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In his cover letter, dated April 4, 1993 and addressed to Oskar Siebeck, the proprietor and director of the publisher J.C.B. Mohr, Drucker introduced himself as the "foreign affairs editor" of the newspaper Frankfurter General-Anzeiger, and as assistant in the international law seminar at the University of Frankfurt. He suggested his manuscript be published in the series Law and State in History and the Present, "as this series, with its great reputation and wide circulation, already seemed to me from the beginning to be the best place to publish. I also know that your publishing house, which ventured the publication of the only new edition of Stahl's principal work, is interested in this author and knows his importance."
On April 6, Oskar Siebeck answered Drucker's suggestion: "I am very much prepared to publish your piece in my series Law and State in History and the Present. However, for this collection I am already expecting a further manuscript, which I have already promised to adopt. That your work would then first be able to be published in the issue after next is not so unfavourable, in that it would then be the one-hundredth issue in the series. As such, an essay on Friedrich Julius Stahl would be especially welcomed by me."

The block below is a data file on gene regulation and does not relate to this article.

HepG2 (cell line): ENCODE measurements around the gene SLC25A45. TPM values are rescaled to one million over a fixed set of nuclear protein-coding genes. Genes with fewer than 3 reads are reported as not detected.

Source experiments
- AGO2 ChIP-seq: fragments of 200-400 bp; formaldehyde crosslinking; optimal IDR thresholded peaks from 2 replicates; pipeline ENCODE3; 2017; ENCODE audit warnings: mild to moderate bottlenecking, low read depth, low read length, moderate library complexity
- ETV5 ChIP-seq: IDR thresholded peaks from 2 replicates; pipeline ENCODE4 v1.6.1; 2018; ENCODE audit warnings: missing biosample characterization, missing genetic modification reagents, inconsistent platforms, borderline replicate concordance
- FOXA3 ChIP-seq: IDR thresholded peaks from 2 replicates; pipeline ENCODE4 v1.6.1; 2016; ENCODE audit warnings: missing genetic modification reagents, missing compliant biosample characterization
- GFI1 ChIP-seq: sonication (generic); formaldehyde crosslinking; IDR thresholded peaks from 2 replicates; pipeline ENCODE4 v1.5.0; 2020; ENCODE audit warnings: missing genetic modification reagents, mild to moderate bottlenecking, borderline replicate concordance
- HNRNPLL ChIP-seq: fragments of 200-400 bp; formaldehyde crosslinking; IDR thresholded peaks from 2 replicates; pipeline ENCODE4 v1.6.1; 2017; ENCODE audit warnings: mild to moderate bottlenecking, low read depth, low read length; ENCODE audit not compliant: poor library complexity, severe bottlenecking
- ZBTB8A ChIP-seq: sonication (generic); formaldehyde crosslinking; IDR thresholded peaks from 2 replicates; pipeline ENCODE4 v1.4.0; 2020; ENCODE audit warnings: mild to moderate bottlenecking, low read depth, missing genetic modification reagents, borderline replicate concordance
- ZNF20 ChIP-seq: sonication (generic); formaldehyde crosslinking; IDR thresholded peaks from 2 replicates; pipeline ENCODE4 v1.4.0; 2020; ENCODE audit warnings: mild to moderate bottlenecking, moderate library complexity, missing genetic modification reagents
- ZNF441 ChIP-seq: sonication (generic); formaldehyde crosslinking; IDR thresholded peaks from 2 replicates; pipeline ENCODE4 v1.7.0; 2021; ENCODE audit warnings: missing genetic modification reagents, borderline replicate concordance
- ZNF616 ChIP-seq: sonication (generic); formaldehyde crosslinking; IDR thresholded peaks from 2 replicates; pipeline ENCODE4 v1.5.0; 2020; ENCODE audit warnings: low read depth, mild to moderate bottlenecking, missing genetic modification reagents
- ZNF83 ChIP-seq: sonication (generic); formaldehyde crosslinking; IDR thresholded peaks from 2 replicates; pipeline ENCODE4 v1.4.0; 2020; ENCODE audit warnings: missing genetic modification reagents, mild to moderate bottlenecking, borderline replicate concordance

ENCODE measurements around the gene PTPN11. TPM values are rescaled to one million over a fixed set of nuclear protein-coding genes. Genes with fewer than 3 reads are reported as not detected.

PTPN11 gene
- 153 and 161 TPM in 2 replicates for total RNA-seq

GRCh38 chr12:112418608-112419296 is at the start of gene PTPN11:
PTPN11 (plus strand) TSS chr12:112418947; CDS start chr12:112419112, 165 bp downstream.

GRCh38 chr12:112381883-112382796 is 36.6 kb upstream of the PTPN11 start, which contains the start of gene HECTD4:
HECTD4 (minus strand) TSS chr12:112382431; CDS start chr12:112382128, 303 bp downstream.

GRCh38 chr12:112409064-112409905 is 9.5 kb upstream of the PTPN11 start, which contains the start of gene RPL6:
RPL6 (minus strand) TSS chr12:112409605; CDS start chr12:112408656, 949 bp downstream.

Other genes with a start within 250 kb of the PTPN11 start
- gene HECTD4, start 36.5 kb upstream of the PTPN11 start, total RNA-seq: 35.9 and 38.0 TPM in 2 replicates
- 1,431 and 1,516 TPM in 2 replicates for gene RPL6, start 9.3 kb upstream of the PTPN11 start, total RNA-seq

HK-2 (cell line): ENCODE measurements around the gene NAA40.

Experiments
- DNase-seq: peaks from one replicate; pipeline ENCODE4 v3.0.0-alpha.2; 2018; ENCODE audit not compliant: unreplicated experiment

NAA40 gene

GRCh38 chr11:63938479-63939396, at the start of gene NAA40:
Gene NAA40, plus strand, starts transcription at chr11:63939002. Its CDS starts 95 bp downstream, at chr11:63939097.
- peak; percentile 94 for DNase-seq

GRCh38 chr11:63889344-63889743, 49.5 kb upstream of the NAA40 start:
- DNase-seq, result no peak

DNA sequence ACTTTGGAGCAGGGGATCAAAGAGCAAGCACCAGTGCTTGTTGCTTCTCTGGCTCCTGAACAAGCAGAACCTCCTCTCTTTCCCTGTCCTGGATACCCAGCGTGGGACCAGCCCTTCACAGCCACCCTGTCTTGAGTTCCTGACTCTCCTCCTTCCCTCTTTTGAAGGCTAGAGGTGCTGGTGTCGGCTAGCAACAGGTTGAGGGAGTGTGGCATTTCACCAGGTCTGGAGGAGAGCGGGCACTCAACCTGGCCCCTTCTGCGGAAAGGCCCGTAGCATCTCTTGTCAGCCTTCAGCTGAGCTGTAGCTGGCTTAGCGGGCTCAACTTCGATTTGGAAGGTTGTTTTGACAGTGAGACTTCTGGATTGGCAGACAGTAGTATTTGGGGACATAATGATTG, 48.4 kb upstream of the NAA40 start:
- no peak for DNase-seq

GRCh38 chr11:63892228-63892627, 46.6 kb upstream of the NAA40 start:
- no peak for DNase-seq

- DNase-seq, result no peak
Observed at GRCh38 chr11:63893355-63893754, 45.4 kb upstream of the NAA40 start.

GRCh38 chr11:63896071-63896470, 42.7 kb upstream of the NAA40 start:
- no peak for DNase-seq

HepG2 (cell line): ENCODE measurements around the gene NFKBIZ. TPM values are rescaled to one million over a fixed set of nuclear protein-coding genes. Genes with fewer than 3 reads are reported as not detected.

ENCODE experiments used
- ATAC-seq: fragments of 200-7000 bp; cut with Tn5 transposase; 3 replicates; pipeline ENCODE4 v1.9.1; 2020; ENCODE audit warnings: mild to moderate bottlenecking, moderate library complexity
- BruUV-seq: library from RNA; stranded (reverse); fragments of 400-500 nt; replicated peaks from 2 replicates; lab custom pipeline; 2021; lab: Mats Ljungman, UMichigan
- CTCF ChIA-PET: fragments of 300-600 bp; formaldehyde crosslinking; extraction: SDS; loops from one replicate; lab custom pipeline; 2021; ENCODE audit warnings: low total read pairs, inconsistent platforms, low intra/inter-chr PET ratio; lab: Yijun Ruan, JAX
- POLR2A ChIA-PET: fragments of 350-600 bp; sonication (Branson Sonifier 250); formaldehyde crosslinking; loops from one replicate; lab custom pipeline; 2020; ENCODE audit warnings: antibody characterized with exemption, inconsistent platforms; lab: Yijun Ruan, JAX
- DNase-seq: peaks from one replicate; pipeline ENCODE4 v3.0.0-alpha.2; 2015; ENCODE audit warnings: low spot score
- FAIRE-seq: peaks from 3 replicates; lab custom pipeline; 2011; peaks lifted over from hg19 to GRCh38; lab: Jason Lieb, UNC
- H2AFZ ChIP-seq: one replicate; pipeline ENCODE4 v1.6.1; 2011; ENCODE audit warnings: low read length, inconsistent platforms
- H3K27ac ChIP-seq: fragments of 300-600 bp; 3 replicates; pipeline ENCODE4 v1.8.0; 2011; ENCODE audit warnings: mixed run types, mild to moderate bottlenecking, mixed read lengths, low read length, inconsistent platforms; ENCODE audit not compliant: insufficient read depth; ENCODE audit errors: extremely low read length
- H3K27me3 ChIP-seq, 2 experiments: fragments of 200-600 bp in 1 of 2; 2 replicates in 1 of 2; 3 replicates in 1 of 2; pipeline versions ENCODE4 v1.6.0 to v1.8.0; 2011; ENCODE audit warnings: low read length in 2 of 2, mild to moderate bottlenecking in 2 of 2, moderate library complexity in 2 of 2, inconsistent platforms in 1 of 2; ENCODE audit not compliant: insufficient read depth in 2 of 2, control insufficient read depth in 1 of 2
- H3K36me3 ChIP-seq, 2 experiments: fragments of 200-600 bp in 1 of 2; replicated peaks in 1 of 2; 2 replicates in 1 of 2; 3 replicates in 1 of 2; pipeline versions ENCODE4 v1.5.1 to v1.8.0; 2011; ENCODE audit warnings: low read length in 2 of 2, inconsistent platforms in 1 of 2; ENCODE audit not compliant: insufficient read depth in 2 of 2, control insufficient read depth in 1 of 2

"Clearly", remarked Drucker in retrospect in Adventures of a Bystander, "the people at Mohr, whom I had never met, felt the way I did. The book, I am happy to say, was understood by the Nazis exactly as I had intended; it was immediately banned and publicly burned. Of course it had no impact. I did not expect any. But it made it crystal-clear where I stood; and I knew I had to make sure for my own sake that I would be counted, even if no one else cared." (p.138)
The essay on Friedrich Julius Stahl appeared on April 26, 1933. Directly afterwards, Drucker left Germany. The correspondence between Drucker and the J.C.B. Mohr publishers, which is kept today at the publisher's archives in Tübingen, continued until the middle of September, 1933. The sender's addresses on Drucker's letters show his further stations after his departure from Germany: He first returned to Vienna to his parents' house in Kaasgraben 10, where on May 17, he requested the publisher to send a review copy to the magazine Prager Archiv (Prague Archive). On July 11, he wrote to the publisher from a hotel in Lancaster Gate in London and requested ten author's copies. On September 18, the sender's address on his letter was "40 Belsize Park Gardens, London NW3": Drucker requested ten further author's copies.